Philosophers identify two broad competing views on the nature of time: A-theory and B-theory (1). Whichever theory one adopts, it will certainly shape how one views reality. In theology and the philosophy of religion, how one sees the nature of time will also influence how he or she sees God.
These concepts were initially proposed by the idealist philosopher John McTaggart in his 1908 paper, The Unreality of Time. McTaggart saw A-theory as contradictory though he still believed that A-properties (such as being past) are essential to our current concept of time. McTaggart deduced that our current concept of time is incoherent, a conclusion referred to as “McTaggart’s Paradox” (2). His designation of A and B-theory isn’t necessarily the most creative, but it works well enough, and his ideas have lead to considerable development within philosophy of time.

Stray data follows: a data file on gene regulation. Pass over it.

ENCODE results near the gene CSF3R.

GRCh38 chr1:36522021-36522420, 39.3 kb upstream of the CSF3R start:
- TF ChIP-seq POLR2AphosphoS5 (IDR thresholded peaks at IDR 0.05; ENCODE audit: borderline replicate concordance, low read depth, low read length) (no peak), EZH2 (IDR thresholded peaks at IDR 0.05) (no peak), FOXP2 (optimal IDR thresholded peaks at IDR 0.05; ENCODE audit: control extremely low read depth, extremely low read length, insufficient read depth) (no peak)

The real difference between the two theories concerns whether or not time is tensed (A-theory) or tenseless (B-theory). A-theory is tensed in the sense that if one were to say that “I am in the middle of training,” the statement depends on the temporal perspective, namely, the present. On A-theory, there is a real difference between past, present, and future; these are real objective features of reality. Right now the present is all that exists, a view known as presentism, whereas the past no longer exists, and the future is still yet to exist and is based on potentiality (it is not fixed and determinate like the past); philosopher Ted Sider explains that “Presentism is the doctrine that only the present is real” (3). On A-theory, temporal becoming is a core feature which means that things and events come into being and go out of being. For example, a past historical event such as Caesar crossing the Rubicon with his army has already occurred and receded into the past, hence no longer exists. Philosopher Jonathan Tallant, though not an advocate for presentism, explains the general idea postulated by the presentist is like “When I wave my hand, I destroy what used to exist and make some new thing come into existence” (4). On this view the past and future only exist subjectively whereas only the present exists objectively outside of our minds. Though B-theory has a large number of advocates among physicists and philosophers, A-theory is what would seem to prima facie justified and intuitively obvious.